Where They Live - Dianna Dennis '77 - Athenry, Ireland (A series about alumnae/i who live off the well-beaten path)
a cool and drizzly spring day at Templemoyle Lodge, and Dianna Dennis '77 is finishing up an afternoon ride on Purcey, one of eight Irish Sport Horses she raises on her 27-acre farm. A cross between the Irish Draught and the Thoroughbred, the breed is a common sight at Irish equestrian events, including Dennis's favorite, the annual international Dublin Horse Show. Today's ride has taken horse and rider all over the acreage, across brilliant green rolling hills sparsely dotted with trees and shrubs, along marshy bog land and around two ponds. Wooden fences run along the driveway to the road, while pastures are contained by older, stone walls and wide ditches.
Dennis's farm includes a large sand arena, stables and a quaint, 50-year-old, black-shuttered cob cottage. In this mild, moist climate where Wellington boots are normal farmers' garb, flowers bloom almost year 'round. Purple crocuses and yellow daffodils pop up in early February, marking the official start of spring, while wild fuchsia graces roadside hedges, and fragrant garden roses bloom throughout spring and summer.
Originally from central New Jersey, Dennis attended a boarding school in Massachusetts before enrolling at Sarah Lawrence. After a number of career and life changes, she at last heeded the urgings of friends and paid a visit to Ireland. "I bought a couple of horses, looked around, liked what I saw, and decided that maybe I should just stay for a year and write."
That was six years ago. Living in County Galway on Ireland's west coast suits Dennis in just about every way possible. It's a place where she can pursue dual careers in writing and composing while also pursuing her passion for horses. "Many, many people in Ireland ride or at least breed a few mares," she observes. Blending her love for horses with her writing, Dennis has co-authored two books on horses, a logical outgrowth of years of writing for equestrian magazines. She also writes poetry and has completed a novel.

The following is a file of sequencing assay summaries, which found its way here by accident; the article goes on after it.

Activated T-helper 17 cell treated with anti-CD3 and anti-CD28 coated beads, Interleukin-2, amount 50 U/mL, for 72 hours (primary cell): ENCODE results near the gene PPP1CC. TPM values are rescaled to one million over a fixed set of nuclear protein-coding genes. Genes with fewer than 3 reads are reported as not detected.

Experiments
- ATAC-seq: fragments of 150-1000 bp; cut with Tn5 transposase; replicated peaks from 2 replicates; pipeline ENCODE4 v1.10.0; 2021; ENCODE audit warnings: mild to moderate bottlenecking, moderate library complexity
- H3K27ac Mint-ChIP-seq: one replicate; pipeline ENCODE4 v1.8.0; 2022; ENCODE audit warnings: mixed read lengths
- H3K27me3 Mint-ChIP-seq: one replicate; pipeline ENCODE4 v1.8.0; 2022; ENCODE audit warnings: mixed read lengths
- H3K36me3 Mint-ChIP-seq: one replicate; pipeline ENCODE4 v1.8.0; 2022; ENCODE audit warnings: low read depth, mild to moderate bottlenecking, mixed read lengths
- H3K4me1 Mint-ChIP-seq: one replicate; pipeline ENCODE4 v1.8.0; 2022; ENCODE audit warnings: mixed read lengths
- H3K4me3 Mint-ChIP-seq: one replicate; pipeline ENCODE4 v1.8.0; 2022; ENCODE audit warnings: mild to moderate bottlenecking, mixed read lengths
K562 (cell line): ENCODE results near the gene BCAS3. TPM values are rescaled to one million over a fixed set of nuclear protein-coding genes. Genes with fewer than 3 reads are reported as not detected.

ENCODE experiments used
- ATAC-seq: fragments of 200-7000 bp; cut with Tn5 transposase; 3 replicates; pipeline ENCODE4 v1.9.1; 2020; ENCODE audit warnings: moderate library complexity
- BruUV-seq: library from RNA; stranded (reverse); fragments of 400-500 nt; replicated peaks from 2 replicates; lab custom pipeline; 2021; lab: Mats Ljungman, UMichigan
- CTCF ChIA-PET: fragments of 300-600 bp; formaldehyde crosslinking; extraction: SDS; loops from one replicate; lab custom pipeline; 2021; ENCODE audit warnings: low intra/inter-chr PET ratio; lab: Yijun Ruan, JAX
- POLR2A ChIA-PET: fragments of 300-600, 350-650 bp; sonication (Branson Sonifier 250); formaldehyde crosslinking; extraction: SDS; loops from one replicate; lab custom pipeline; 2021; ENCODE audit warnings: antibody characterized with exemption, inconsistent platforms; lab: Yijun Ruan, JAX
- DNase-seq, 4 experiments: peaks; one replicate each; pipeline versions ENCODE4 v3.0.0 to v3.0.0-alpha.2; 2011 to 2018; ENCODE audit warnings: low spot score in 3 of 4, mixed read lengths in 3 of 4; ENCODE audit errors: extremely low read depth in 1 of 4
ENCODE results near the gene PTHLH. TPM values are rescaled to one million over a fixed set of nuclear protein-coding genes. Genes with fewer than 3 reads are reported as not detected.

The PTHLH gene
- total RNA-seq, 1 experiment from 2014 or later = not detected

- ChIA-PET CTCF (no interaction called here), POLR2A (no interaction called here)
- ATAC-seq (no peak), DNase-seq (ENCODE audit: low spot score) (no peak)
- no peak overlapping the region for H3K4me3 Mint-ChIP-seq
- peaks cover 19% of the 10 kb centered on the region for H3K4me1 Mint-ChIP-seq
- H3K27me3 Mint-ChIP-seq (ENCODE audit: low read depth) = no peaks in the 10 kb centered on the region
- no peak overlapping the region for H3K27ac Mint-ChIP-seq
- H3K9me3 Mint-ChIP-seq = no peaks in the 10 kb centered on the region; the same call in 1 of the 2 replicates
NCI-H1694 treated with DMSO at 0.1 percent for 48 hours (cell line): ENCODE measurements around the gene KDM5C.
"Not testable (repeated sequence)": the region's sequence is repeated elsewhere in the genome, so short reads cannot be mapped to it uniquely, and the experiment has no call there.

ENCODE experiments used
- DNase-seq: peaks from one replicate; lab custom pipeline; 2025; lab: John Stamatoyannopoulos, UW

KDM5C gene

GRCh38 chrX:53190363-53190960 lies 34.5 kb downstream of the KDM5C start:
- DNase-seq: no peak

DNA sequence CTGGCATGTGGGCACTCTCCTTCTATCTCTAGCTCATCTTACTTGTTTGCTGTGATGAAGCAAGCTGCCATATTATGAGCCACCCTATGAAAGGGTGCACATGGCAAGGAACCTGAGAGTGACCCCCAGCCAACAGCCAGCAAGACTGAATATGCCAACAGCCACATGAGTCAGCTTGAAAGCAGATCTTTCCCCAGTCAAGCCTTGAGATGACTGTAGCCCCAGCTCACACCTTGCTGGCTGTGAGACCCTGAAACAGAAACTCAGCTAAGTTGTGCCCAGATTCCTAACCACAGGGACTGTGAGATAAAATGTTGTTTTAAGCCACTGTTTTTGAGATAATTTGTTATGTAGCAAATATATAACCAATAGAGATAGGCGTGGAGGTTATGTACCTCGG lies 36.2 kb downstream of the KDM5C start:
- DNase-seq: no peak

And she's a composer, too. Dennis's musical pieces-mostly choral-have been performed worldwide by string quartets and symphony orchestras from Princeton to Taiwan. In her (very limited) free time, Dennis enjoys dropping by the local pub to join the traditional music sessions. Adding her rhythm guitar to fiddle, pipe, flute, bodhrán drum, bouzouki and Irish banjo, Dennis follows along, enjoying the loose and jovial mood in which people just step up and join in. Sometimes, she says, people dance. "When they do, they are incredible. Think Riverdance in a pub!"
Dennis's farm is located five miles outside of Athenry, a walled city founded in 1235 containing more numerous and well-preserved medieval monuments than any other location in Ireland. In the summer, Athenry is home to the Fields of Athenry Celtic Festival and the annual Medieval Festival. Fifteen minutes down the road, Galway City-Europe's fastest growing city-is home to the National University of Ireland, Galway. The city hosts the annual Cruinniú na mBád-Gathering of the Boats-Festival, where people race Galway hookers, visually striking, three-sailed, 18th century fishing boats designed specifically for the wild and unpredictable waters off Galway's coast. At the Galway Oyster Festival, a million native oysters are consumed each September, marking the start of the annual oyster season, which runs through April.
Although Ireland, with a population of just 4 million, is largely an English-speaking country, many people in Galway speak Gaelic, which natives simply call "Irish." Upon discovering that she is American, it's not unusual for people to ask Dennis if she knows their cousin or friend in California, Chicago or New York, a question she always finds amusing. But more than anything else, she is enamored of the region's small-town outlook on the world. In writing and riding circles especially, "everyone knows everyone," she says. "It's that feeling of neighbors and community that I return to and love. It feels like home."
—Gillian Gilman Culff '88